Schenectady

Schenectady Superfund site remediation to begin; Broadway area was gas plant

The second phase is to involve the housing authority lot
PHOTOGRAPHER:
The second phase is to involve the housing authority lot

SCHENECTADY — Cleanup efforts of a downtown Schenectady Superfund site is expected to begin this month, the state’s Department of Environmental Conservation recently announced.

National Grid will lead the remediation of a two-acre lot at 375 Broadway that was a manufactured gas plant between 1851 and 1906. Cleanup will occur in two phases at a pair of sites along the Broadway corridor, according to DEC, which is overseeing the effort.

The first phase will begin west of Broadway near the railroad embankment and is expected to take five months, according to DEC. Contaminations from the gas plant were directly disposed of or migrated to the location.

Plans call for removing 7,000 cubic yards of contaminated soil and bringing the site back up to grate with clean soil.

The second phase, which involves a site across the street where the plant was originally located, is scheduled to begin in 2024. The site is now a parking lot for the Schenectady Municipal Housing Authority.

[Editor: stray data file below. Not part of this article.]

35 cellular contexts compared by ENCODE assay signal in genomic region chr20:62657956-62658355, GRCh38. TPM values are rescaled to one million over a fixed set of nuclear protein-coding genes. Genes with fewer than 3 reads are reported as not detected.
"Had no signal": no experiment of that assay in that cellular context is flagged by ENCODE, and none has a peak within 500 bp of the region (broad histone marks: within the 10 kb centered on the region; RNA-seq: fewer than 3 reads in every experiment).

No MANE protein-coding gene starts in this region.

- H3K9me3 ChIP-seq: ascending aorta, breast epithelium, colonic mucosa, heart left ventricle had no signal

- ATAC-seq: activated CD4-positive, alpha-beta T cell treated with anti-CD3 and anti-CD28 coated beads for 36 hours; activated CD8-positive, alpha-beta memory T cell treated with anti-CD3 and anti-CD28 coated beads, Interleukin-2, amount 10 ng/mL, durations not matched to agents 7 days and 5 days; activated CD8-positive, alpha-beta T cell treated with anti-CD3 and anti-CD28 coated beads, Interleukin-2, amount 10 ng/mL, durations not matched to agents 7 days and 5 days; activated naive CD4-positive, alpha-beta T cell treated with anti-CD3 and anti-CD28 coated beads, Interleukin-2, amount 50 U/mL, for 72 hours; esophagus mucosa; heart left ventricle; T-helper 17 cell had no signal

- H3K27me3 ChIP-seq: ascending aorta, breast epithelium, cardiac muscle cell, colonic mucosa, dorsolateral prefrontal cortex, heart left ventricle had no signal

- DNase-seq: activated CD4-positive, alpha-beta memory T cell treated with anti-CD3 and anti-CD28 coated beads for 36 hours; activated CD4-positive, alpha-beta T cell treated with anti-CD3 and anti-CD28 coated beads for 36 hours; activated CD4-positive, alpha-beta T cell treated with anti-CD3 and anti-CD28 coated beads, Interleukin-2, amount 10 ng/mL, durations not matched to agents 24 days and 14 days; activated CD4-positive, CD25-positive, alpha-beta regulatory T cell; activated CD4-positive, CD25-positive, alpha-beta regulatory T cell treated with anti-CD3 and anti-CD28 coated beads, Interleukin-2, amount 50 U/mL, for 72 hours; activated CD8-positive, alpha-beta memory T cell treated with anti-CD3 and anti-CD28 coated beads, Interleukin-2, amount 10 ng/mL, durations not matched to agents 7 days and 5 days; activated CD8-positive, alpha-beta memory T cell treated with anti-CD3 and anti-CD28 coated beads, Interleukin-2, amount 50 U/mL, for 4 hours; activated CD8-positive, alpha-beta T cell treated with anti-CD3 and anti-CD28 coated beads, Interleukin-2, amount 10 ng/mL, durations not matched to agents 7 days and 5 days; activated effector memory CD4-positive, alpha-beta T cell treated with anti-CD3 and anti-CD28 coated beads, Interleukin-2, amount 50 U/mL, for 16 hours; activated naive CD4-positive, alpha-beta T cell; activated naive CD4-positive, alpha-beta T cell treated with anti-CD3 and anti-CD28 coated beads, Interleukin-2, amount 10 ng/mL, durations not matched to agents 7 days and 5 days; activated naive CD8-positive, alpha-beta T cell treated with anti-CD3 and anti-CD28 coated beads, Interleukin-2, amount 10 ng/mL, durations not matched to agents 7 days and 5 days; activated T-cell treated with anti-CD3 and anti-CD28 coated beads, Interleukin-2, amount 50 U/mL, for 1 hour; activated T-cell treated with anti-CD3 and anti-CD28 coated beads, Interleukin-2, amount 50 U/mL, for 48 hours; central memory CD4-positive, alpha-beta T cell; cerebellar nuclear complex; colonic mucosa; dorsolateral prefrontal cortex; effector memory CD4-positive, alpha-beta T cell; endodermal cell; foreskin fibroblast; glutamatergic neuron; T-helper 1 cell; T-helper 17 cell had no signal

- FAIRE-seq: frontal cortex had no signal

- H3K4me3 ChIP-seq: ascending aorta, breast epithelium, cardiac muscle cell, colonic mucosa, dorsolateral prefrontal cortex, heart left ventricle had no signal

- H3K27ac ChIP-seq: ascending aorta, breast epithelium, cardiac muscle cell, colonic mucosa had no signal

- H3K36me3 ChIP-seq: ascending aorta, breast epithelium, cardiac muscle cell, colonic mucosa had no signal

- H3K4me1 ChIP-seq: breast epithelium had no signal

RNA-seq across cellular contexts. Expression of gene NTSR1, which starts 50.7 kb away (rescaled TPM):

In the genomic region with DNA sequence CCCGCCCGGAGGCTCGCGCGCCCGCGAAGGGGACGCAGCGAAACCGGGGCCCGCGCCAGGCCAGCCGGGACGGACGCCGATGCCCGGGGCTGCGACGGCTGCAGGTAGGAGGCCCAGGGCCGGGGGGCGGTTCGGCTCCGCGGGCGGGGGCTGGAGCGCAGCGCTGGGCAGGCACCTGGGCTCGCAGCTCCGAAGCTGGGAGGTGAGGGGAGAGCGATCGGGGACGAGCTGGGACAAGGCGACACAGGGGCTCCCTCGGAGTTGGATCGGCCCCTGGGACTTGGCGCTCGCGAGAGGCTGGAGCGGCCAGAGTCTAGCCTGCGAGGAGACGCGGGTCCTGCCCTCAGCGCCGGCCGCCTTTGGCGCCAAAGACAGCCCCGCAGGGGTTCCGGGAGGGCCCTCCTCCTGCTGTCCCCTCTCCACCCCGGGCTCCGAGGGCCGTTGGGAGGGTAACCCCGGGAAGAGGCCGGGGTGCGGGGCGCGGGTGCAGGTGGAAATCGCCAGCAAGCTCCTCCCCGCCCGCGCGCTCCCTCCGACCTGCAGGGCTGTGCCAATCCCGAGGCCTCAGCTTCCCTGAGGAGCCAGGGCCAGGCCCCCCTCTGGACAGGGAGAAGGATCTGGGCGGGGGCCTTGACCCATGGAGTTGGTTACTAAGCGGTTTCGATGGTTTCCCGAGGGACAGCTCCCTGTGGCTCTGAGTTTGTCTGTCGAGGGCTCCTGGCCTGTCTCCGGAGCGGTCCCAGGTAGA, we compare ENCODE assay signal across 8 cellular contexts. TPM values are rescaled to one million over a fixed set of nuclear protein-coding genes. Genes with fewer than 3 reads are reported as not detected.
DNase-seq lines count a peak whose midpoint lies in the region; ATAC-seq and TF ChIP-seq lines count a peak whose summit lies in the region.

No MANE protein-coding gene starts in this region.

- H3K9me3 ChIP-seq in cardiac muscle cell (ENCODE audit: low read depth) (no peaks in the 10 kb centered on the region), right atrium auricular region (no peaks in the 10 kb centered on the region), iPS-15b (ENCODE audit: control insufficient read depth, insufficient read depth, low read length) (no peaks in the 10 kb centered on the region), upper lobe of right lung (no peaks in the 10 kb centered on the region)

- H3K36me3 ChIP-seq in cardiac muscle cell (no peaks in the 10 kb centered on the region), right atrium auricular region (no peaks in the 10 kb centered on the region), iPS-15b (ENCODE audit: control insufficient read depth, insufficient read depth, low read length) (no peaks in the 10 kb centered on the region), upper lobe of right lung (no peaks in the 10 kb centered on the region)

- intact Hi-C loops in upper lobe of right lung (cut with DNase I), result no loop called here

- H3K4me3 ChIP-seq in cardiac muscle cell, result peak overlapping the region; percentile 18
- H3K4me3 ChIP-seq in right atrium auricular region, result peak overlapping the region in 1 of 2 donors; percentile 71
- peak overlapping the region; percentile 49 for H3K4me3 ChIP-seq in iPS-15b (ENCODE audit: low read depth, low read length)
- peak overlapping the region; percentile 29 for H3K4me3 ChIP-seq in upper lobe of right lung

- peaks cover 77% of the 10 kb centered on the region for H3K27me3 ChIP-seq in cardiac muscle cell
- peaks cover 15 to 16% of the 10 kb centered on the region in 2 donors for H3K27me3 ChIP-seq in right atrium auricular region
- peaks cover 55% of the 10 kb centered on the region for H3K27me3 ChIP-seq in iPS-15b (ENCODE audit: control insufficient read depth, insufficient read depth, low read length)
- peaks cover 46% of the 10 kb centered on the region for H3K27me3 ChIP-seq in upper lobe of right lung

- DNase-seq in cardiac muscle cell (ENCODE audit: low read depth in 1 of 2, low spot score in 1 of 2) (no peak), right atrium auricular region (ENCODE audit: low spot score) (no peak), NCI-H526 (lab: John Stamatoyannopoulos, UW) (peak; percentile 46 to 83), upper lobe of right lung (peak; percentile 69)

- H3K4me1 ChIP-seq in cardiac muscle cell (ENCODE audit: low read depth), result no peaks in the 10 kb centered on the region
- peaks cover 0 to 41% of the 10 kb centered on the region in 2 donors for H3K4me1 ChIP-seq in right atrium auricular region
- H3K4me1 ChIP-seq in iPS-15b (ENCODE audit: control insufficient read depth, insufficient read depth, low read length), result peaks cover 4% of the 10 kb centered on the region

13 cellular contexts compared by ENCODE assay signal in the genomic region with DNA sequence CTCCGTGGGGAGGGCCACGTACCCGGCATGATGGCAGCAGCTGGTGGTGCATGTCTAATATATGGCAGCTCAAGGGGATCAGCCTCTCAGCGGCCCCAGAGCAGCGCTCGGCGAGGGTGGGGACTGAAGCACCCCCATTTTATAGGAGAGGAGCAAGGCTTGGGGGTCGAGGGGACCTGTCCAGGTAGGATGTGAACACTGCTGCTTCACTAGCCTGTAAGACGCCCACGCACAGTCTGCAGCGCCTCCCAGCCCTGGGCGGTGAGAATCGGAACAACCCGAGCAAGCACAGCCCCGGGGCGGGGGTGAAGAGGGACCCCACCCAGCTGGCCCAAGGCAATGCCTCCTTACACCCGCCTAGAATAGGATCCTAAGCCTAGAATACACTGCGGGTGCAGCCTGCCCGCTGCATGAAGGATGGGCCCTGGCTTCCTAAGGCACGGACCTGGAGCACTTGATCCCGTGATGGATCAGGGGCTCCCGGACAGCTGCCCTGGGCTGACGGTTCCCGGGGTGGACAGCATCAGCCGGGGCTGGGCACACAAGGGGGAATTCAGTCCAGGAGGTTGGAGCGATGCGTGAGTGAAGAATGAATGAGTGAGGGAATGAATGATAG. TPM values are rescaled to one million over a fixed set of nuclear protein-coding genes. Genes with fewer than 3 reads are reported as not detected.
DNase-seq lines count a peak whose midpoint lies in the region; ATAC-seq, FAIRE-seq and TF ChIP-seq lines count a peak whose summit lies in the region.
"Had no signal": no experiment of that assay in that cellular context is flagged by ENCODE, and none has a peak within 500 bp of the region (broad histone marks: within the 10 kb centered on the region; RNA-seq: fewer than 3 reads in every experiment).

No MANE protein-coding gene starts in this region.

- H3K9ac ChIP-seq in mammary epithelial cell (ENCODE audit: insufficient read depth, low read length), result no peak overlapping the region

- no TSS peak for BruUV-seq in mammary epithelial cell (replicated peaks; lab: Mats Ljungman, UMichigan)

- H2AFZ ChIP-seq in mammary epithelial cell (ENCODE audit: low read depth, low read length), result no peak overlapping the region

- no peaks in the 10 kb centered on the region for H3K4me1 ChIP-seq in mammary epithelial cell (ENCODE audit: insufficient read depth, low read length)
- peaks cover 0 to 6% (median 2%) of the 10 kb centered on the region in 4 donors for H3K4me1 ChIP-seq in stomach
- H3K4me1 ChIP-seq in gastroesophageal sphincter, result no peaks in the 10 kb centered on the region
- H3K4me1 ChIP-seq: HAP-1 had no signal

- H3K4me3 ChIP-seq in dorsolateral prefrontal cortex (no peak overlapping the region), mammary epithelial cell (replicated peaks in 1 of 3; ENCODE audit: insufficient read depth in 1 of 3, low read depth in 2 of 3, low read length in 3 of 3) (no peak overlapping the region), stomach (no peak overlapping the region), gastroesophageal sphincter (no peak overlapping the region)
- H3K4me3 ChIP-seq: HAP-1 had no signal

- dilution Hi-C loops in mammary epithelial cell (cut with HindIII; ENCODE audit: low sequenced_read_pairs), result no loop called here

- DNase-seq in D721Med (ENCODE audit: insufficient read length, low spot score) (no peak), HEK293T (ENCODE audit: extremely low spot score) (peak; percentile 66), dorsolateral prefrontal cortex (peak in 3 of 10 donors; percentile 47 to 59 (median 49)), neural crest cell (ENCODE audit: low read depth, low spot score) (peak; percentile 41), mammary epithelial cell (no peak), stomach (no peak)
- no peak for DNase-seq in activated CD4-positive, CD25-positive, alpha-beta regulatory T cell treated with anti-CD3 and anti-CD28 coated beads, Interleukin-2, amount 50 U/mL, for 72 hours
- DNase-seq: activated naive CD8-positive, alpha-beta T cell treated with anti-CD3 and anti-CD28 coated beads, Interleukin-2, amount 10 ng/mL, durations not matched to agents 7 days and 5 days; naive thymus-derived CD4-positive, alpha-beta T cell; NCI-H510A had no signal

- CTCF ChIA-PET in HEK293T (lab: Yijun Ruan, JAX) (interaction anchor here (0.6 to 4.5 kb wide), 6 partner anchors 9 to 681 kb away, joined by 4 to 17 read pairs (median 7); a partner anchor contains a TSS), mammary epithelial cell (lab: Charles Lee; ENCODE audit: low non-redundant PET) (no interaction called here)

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The gas plant was operated by a National Grid predecessor and is one of 250 manufactured gas plants to operate across New York in the early 20th century, according to DEC.

“The gas was used for heating and cooking much like natural gas is used today,” according to a DEC fact sheet about the site. “In the early years, the gas was also used for lighting in homes and in streetlights.”

Among the contaminants to be removed is coal tar, which was generated during the manufacturing process and is made up of several chemicals, including benzene, toluene, ethylbenzene and polycyclic aromatic hydrocarbons, according to DEC.

The chemicals were detected in the soil and groundwater of the contaminated area, but DEC said the health risk is minimal, according to a site description produced by the agency.

“People will not come into contact with contaminated soil unless they dig or disturb soil,” the documents read. “People are not drinking the contaminated groundwater since the area is served by a public water supply that is not affected by this contamination.”

DEC said an odor may be detected during the cleanup process, but noted odors will be monitored throughout the work and an odor-suppressing foam will be used and soil will be covered when not being handled in order to minimized any smells.

Contact reporter Chad Arnold at: [email protected] Follow him on Twitter: @ChadGArnold.

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